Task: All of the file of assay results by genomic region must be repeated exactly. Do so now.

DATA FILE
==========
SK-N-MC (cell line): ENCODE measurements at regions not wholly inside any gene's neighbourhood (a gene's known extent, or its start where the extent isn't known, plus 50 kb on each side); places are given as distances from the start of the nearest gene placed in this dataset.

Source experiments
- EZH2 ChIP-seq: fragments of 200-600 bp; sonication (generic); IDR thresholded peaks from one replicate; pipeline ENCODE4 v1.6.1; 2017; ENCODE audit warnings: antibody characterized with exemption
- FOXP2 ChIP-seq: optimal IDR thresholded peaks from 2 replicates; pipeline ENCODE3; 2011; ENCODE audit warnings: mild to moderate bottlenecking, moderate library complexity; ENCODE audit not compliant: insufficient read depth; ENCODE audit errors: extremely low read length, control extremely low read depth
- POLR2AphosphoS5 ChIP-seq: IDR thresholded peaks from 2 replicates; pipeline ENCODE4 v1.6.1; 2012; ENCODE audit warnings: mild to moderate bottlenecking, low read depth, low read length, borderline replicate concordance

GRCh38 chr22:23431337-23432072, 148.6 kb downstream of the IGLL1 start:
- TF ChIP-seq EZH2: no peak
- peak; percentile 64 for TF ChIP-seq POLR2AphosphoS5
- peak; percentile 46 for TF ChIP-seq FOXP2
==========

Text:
SK-N-MC (cell line): ENCODE measurements at regions not wholly inside any gene's neighbourhood (a gene's known extent, or its start where the extent isn't known, plus 50 kb on each side); places are given as distances from the start of the nearest gene placed in this dataset.

Source experiments
- EZH2 ChIP-seq: fragments of 200-600 bp; sonication (generic); IDR thresholded peaks from one replicate; pipeline ENCODE4 v1.6.1; 2017; ENCODE audit warnings: antibody characterized with exemption
- FOXP2 ChIP-seq: optimal IDR thresholded peaks from 2 replicates; pipeline ENCODE3; 2011; ENCODE audit warnings: mild to moderate bottlenecking, moderate library complexity; ENCODE audit not compliant: insufficient read depth; ENCODE audit errors: extremely low read length, control extremely low read depth
- POLR2AphosphoS5 ChIP-seq: IDR thresholded peaks from 2 replicates; pipeline ENCODE4 v1.6.1; 2012; ENCODE audit warnings: mild to moderate bottlenecking, low read depth, low read length, borderline replicate concordance

GRCh38 chr22:23431337-23432072, 148.6 kb downstream of the IGLL1 start:
- TF ChIP-seq EZH2: no peak
- peak; percentile 64 for TF ChIP-seq POLR2AphosphoS5
- peak; percentile 46 for TF ChIP-seq FOXP2